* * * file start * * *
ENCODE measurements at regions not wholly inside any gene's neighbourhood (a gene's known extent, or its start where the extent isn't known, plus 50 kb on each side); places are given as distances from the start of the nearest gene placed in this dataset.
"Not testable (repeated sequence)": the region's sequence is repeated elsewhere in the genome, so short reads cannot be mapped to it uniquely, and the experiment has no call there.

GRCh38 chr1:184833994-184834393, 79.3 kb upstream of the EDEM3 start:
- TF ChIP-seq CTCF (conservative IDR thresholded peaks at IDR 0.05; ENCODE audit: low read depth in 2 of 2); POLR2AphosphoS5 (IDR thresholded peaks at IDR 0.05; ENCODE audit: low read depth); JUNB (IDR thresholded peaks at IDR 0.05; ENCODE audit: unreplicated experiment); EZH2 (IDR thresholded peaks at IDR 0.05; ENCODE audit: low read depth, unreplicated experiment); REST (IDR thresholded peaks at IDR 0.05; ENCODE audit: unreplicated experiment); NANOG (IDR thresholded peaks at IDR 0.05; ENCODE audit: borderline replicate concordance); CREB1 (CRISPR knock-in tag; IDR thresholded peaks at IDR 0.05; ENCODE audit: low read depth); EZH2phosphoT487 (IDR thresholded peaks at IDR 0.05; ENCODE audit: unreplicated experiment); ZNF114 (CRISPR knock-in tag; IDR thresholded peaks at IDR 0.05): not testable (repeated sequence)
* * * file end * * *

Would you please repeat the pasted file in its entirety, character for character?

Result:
ENCODE measurements at regions not wholly inside any gene's neighbourhood (a gene's known extent, or its start where the extent isn't known, plus 50 kb on each side); places are given as distances from the start of the nearest gene placed in this dataset.
"Not testable (repeated sequence)": the region's sequence is repeated elsewhere in the genome, so short reads cannot be mapped to it uniquely, and the experiment has no call there.

GRCh38 chr1:184833994-184834393, 79.3 kb upstream of the EDEM3 start:
- TF ChIP-seq CTCF (conservative IDR thresholded peaks at IDR 0.05; ENCODE audit: low read depth in 2 of 2); POLR2AphosphoS5 (IDR thresholded peaks at IDR 0.05; ENCODE audit: low read depth); JUNB (IDR thresholded peaks at IDR 0.05; ENCODE audit: unreplicated experiment); EZH2 (IDR thresholded peaks at IDR 0.05; ENCODE audit: low read depth, unreplicated experiment); REST (IDR thresholded peaks at IDR 0.05; ENCODE audit: unreplicated experiment); NANOG (IDR thresholded peaks at IDR 0.05; ENCODE audit: borderline replicate concordance); CREB1 (CRISPR knock-in tag; IDR thresholded peaks at IDR 0.05; ENCODE audit: low read depth); EZH2phosphoT487 (IDR thresholded peaks at IDR 0.05; ENCODE audit: unreplicated experiment); ZNF114 (CRISPR knock-in tag; IDR thresholded peaks at IDR 0.05): not testable (repeated sequence)